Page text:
The fall in profit level for traditional media has leveled the playing field for regional companies.
Digital media to thrive in Middle East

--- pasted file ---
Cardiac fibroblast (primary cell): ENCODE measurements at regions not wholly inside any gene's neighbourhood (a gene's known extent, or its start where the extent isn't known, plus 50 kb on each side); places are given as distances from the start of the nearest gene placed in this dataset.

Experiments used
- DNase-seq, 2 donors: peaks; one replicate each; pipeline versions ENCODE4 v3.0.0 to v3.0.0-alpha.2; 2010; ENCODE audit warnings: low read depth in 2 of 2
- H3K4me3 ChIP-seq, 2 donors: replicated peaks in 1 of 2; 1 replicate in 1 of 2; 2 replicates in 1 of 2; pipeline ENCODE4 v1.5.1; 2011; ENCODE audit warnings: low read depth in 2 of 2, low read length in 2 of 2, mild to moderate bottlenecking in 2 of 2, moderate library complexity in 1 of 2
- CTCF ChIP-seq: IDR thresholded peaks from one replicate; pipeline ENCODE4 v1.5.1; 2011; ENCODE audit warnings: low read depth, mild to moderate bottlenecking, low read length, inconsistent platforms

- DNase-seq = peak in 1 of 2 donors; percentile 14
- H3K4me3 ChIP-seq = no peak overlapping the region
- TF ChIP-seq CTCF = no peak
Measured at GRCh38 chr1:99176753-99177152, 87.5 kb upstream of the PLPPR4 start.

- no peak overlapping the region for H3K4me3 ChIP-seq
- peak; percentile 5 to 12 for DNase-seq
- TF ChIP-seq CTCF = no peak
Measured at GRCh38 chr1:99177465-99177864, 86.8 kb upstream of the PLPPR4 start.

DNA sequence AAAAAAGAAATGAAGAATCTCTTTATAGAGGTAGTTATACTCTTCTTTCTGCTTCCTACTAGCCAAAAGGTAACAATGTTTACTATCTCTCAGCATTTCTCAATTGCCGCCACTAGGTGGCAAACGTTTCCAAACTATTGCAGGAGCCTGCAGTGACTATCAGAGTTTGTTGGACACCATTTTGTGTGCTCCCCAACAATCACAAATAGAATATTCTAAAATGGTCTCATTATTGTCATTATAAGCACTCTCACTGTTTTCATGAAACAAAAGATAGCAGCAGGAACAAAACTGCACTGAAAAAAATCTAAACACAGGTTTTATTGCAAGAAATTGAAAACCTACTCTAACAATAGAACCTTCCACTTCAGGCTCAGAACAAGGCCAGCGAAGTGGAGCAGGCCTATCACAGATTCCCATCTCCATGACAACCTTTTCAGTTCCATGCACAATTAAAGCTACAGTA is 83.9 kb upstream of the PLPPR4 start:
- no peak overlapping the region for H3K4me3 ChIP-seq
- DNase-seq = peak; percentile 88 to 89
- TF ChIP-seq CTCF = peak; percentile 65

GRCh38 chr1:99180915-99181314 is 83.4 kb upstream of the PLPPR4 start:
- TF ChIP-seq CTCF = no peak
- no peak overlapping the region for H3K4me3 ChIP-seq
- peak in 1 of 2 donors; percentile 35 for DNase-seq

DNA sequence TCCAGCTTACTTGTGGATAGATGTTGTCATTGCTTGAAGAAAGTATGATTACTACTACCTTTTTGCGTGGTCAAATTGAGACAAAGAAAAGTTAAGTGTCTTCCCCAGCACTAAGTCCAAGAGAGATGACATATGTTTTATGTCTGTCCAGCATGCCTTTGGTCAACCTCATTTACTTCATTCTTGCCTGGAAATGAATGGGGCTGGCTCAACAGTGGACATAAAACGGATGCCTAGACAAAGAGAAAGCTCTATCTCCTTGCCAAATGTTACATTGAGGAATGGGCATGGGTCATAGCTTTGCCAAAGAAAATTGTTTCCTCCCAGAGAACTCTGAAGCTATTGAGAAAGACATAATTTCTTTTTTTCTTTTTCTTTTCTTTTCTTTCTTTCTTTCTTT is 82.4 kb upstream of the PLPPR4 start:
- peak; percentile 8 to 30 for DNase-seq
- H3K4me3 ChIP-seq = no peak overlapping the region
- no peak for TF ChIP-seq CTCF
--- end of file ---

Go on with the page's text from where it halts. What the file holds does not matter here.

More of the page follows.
Digital media is dismantling the profitability of the old business models of analogue media, levelling the global playing field and creating a historic opportunity for Middle-Eastern media companies. That was the message from Edward Borgerding, the chief executive of Abu Dhabi Media Company (ADMC), in his keynote speech at the Middle East Cable, Satellite, Broadcast and Communications Exhibition (CABSAT) yesterday. Revenue from digital media in the next couple of years was expected to overtake analogue revenue in everything from music sales to journalism, he said, although profits would be lower overall. Although this outlook was a concern to all media executives, Mr Borgerding said he was cheered by the fact that no clear consensus had yet emerged on how media companies were supposed to stay in business. "It means that the game is reset and everybody is equal; the guys in Europe are equal, the guys in Tokyo are equal, the guys in Los Angeles and New York are equal and the guys in the Middle East are equal," he said. "That means that we can be the world leaders for the next generation of media companies. Because the new business models haven't been created yet, we can create them here." The UAE had several advantages in striving to achieve this, he said, notably a lack of an entrenched media industry that was hard to steer in a new direction, access to capital, a talented skills base and an young and affluent population that could help pilot media projects to take off. But it also faced serious obstacles, particularly its low broadband penetration, Mr Borgerding said. Despite its affluence and high mobile penetration of 135 per cent, the UAE has online penetration of 43 per cent and broadband penetration of just more than 7 per cent, lagging far behind more developed markets. "If it was me, I would wire every house in the UAE to broadband, and if I was the Government, I'd pay for it," he said. "Because... it will create the ability to communicate and for information to flow, which is what creates value in a modern digital age." The lack of connectivity was a serious weakness, he said. Another weakness was the lack of cross-platform audience measurement tools, which he blamed for keeping the Middle-Eastern television broadcasters in a cash-starved state that contributed to their low production values. Mr Borgerding also suggested that such a measurement was required to coax reluctant advertisers onto the Web, where, in the Middle East, they spent only 1 per cent of their advertising budgets. This was particularly important, he said, because online social networking was by far the fastest-growing section of the digital media market. But as media struggles everywhere from the irreversible spread of the "free" model of digital distribution, media workers in the Middle East in general, and the UAE in particular, should feel optimistic, he said. "It's very rare when you can be at the birth of something, and that's what's happening in the media world right now. The new business models aren't obvious." ADMC owns The National. email@example.com